The Santa Ana River and its Historic Bridge

Originally built in 1923 as a single-lane bridge connecting Riverside with West Riverside, over the Santa Ana River, is a historic Riverside gem. It was known as the Rubidoux Bridge, the Santa Ana River Bridge and the Mission Bridge, constructed with Mission style towers at each end and featuring the Raincross symbol across its length. The Raincross symbol was created by combining the image of the mass bell used by Father Junipero Serra, founder of the California Missions, and the cross design, which the native tribes of the area prayed to for rain. This symbol has been heavily used in architecture in Riverside since the early 1900’s.

Santa Anna River Bridge, Courtesy: Boston Public Library

The choice of a symbol identified with rain as a design feature of this bridge may have been darkly prophetic, as in March of 1938, a vast swath of Southern California was utterly devastated by flooding. Beginning at the end of February and building in intensity into the beginning of March, rainfall inundated Southern California, as two different weather systems passed through the area.

The Santa Ana River swelled and flooded its banks, filling with debris. The debris built up against a bridge north of Riverside until the bridge gave way, sending a surge of water crashing down the length of the Santa Ana River. Bridges all along the length of the Santa Ana River were completely destroyed by the flooding, including the Santa Ana River/ Rubidoux/ Mission Bridge. Riverside was hit particularly hard by this devastation, with many people forced to leave the area. Others were completely cut off and isolated, trapped in their homes, as the flood waters moved so quickly that there was simply not enough time to get a warning out to everyone. Both light and power were cut off for several hours, phone and telegraph poles were knocked down, and parts of Orange County were completely underwater.

Santa Ana River flooding in March of 1938, Courtesy: Riverside County Flood Control and Water Conservation District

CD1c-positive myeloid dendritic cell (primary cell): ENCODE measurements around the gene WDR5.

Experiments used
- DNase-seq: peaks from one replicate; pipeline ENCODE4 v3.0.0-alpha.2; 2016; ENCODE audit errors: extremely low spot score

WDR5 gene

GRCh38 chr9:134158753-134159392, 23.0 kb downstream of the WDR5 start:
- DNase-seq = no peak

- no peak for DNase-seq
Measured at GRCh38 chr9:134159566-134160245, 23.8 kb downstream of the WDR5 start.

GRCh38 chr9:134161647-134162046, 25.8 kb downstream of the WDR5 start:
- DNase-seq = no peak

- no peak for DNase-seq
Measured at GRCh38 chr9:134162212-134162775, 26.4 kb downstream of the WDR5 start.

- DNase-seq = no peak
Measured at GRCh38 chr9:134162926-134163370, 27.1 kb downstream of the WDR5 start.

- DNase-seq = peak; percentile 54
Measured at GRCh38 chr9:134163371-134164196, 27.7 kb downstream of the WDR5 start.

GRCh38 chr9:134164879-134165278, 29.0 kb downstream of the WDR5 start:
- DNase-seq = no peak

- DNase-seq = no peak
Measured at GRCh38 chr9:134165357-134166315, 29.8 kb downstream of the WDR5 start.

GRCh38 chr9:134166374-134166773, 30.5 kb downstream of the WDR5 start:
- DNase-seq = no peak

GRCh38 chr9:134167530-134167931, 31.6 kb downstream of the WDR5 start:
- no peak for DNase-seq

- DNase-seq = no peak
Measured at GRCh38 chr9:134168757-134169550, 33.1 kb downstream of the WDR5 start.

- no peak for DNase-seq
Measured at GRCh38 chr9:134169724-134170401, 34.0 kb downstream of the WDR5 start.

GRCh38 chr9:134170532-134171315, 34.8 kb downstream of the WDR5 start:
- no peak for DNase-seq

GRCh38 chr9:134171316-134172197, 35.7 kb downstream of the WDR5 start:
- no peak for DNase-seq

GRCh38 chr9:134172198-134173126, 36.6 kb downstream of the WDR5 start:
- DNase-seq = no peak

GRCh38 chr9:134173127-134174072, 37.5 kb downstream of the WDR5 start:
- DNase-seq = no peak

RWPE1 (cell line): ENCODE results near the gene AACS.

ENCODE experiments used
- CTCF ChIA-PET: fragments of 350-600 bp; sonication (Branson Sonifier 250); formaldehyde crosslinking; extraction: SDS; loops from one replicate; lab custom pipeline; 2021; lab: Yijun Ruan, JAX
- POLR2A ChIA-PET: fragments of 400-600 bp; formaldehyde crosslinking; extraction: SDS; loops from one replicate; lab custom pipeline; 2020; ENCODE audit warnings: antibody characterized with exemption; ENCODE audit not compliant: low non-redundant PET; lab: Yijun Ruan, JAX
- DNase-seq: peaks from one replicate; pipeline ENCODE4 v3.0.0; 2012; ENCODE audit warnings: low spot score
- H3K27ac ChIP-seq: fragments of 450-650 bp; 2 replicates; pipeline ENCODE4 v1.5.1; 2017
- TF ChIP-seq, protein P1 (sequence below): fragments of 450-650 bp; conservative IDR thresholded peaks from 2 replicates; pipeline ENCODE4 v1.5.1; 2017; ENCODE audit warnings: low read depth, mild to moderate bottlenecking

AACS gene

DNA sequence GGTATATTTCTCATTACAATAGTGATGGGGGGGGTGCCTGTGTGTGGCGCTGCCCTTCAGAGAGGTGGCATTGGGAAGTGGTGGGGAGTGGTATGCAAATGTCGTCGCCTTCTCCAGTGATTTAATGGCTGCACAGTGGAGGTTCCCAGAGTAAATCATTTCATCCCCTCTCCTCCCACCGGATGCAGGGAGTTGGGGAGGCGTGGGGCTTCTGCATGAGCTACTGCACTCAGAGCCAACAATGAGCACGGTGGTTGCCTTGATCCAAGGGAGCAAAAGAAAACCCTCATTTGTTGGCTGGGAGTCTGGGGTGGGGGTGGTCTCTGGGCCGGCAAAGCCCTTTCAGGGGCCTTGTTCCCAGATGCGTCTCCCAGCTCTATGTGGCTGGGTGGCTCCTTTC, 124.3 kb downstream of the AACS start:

The Los Angeles and San Gabriel Rivers also burst their banks, further contributing to mass flooding across the entire LA basin. All in total, over 5,000 homes and business were destroyed, and over 100 lives were lost in the 1938 flood.

In the aftermath, a number of dams were built in order to prevent another such catastrophe from occurring. The Los Angeles River was channelized, built up with concrete to allow faster flow of floodwaters to the sea and prevent the river flooding its banks again. The Riverside County Flood Control and Water Conservation District was formed a few years later in 1945, to ensure public safety against any future flooding scenarios. Rainfall is essential in order to replenish our local groundwater supplies, but infrastructure is critical to ensure that water is diverted to areas where it can be captured as well as to maintain public safety.

Mission Bridge, Riverside, 1924, Courtesy: UCLA, Islandora Repository, Los Angeles Times Collection

The remaining parts of the Mission Bridge were removed in 1958, when a new bridge was constructed across the Santa Ana River. Southern California learned from the tragedy, rebuilt and moved on. The towers of the Rubidoux/Mission Bridge were relocated and now can be seen at the Carlson Dog Park in Riverside.

For more historic photos of the Santa Ana River Bridge:


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